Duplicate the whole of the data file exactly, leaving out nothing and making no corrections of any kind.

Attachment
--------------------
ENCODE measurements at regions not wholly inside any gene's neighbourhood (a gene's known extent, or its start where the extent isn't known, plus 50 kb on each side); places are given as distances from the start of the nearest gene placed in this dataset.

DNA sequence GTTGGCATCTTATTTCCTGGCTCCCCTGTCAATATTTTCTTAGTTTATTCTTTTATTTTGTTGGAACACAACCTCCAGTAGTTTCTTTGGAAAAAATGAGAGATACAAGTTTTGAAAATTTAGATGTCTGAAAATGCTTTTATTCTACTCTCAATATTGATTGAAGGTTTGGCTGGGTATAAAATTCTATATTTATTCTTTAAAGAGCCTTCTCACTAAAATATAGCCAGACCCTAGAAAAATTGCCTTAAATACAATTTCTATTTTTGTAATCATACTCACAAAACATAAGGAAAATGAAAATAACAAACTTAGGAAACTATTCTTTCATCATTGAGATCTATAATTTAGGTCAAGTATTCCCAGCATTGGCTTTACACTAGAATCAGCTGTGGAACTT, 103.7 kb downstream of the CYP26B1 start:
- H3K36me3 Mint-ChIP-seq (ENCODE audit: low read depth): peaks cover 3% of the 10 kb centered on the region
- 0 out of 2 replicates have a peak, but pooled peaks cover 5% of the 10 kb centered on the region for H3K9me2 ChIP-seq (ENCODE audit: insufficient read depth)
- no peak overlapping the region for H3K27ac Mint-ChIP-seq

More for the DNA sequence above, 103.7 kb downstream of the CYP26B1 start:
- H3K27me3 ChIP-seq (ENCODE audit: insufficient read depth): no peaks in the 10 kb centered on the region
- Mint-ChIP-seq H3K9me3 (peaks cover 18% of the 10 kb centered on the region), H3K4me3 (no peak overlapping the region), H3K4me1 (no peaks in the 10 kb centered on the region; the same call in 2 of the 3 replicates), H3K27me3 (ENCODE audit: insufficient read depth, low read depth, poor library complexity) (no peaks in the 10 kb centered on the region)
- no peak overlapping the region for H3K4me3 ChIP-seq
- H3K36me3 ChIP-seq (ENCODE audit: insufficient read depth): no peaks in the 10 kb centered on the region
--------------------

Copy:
ENCODE measurements at regions not wholly inside any gene's neighbourhood (a gene's known extent, or its start where the extent isn't known, plus 50 kb on each side); places are given as distances from the start of the nearest gene placed in this dataset.

DNA sequence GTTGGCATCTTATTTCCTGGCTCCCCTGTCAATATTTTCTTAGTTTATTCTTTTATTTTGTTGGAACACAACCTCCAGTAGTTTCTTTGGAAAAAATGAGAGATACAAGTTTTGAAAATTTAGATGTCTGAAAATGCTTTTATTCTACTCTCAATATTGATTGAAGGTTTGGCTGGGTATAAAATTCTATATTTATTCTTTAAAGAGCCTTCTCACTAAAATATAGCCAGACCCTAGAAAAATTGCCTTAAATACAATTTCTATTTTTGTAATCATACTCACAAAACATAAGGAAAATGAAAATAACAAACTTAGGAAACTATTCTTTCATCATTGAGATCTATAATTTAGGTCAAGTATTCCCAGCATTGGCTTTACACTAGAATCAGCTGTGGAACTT, 103.7 kb downstream of the CYP26B1 start:
- H3K36me3 Mint-ChIP-seq (ENCODE audit: low read depth): peaks cover 3% of the 10 kb centered on the region
- 0 out of 2 replicates have a peak, but pooled peaks cover 5% of the 10 kb centered on the region for H3K9me2 ChIP-seq (ENCODE audit: insufficient read depth)
- no peak overlapping the region for H3K27ac Mint-ChIP-seq

More for the DNA sequence above, 103.7 kb downstream of the CYP26B1 start:
- H3K27me3 ChIP-seq (ENCODE audit: insufficient read depth): no peaks in the 10 kb centered on the region
- Mint-ChIP-seq H3K9me3 (peaks cover 18% of the 10 kb centered on the region), H3K4me3 (no peak overlapping the region), H3K4me1 (no peaks in the 10 kb centered on the region; the same call in 2 of the 3 replicates), H3K27me3 (ENCODE audit: insufficient read depth, low read depth, poor library complexity) (no peaks in the 10 kb centered on the region)
- no peak overlapping the region for H3K4me3 ChIP-seq
- H3K36me3 ChIP-seq (ENCODE audit: insufficient read depth): no peaks in the 10 kb centered on the region